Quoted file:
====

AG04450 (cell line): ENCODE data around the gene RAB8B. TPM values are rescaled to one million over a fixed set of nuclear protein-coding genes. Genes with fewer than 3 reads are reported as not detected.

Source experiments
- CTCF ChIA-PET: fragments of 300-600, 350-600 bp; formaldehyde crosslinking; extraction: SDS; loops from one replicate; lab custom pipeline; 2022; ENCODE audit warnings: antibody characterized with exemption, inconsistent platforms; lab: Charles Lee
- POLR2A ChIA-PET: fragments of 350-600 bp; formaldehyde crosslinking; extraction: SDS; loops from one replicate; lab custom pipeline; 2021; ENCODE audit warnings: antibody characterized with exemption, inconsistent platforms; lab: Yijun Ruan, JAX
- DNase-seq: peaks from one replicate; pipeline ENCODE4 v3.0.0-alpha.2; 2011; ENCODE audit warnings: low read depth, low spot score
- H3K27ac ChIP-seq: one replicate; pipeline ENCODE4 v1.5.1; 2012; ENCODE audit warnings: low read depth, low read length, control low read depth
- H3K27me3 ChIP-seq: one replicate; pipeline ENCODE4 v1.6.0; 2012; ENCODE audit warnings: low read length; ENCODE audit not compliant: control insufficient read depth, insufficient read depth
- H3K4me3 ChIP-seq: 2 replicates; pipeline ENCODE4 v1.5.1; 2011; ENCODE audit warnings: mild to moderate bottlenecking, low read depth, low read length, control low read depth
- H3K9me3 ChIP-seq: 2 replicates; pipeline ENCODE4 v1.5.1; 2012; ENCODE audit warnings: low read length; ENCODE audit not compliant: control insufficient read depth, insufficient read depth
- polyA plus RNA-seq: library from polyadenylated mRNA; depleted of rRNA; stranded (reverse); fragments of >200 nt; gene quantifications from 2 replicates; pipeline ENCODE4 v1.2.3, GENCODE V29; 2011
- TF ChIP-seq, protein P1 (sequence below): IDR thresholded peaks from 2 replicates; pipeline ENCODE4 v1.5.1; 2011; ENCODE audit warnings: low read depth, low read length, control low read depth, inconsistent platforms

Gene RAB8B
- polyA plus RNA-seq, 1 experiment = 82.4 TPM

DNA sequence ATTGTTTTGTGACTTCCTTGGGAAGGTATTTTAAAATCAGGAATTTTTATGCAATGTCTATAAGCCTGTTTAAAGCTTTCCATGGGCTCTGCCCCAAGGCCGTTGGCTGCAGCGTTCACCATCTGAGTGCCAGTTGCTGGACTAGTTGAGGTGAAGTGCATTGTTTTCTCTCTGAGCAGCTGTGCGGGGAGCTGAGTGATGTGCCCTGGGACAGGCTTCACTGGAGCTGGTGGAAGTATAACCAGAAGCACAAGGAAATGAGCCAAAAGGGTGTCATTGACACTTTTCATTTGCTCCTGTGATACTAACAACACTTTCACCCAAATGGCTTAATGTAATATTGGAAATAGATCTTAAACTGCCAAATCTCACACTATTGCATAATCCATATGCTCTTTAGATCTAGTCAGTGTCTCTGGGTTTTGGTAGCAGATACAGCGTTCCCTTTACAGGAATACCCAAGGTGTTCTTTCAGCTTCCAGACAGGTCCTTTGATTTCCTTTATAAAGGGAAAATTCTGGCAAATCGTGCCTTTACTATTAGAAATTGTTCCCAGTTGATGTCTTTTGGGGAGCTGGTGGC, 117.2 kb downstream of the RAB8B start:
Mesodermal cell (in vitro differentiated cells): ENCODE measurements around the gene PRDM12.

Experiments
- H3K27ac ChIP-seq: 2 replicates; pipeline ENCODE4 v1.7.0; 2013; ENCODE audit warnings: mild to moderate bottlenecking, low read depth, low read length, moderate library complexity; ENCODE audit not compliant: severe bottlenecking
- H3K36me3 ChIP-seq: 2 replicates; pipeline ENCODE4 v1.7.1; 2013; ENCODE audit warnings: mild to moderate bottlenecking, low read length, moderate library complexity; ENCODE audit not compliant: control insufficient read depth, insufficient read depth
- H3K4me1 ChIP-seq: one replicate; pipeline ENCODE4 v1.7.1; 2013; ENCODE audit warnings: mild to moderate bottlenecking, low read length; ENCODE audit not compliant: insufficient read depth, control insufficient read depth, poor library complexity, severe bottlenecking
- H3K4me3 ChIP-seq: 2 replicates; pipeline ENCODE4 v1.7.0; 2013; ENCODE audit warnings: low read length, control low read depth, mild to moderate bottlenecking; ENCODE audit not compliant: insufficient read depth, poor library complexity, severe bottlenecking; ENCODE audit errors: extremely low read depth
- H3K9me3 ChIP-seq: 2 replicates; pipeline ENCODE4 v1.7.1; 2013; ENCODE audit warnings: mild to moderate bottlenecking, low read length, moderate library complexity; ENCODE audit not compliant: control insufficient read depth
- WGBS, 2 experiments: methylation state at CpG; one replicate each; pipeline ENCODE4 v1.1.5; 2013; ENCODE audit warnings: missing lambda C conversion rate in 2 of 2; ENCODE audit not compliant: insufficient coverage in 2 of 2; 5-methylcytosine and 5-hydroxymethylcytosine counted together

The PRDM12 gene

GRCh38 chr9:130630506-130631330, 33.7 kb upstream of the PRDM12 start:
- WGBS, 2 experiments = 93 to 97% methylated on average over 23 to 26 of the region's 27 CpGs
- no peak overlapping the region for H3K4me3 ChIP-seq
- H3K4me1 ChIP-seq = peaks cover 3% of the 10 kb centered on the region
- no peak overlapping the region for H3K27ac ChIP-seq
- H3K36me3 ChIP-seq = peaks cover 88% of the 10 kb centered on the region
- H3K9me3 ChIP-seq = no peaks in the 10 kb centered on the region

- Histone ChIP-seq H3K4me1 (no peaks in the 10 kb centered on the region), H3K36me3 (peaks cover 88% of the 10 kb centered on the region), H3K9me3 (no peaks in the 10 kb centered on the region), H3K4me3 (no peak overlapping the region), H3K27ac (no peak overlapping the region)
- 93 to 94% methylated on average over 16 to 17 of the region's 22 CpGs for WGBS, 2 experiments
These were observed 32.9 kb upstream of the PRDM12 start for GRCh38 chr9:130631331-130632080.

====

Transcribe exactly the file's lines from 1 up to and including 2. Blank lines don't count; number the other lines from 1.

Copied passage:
AG04450 (cell line): ENCODE data around the gene RAB8B. TPM values are rescaled to one million over a fixed set of nuclear protein-coding genes. Genes with fewer than 3 reads are reported as not detected.

Source experiments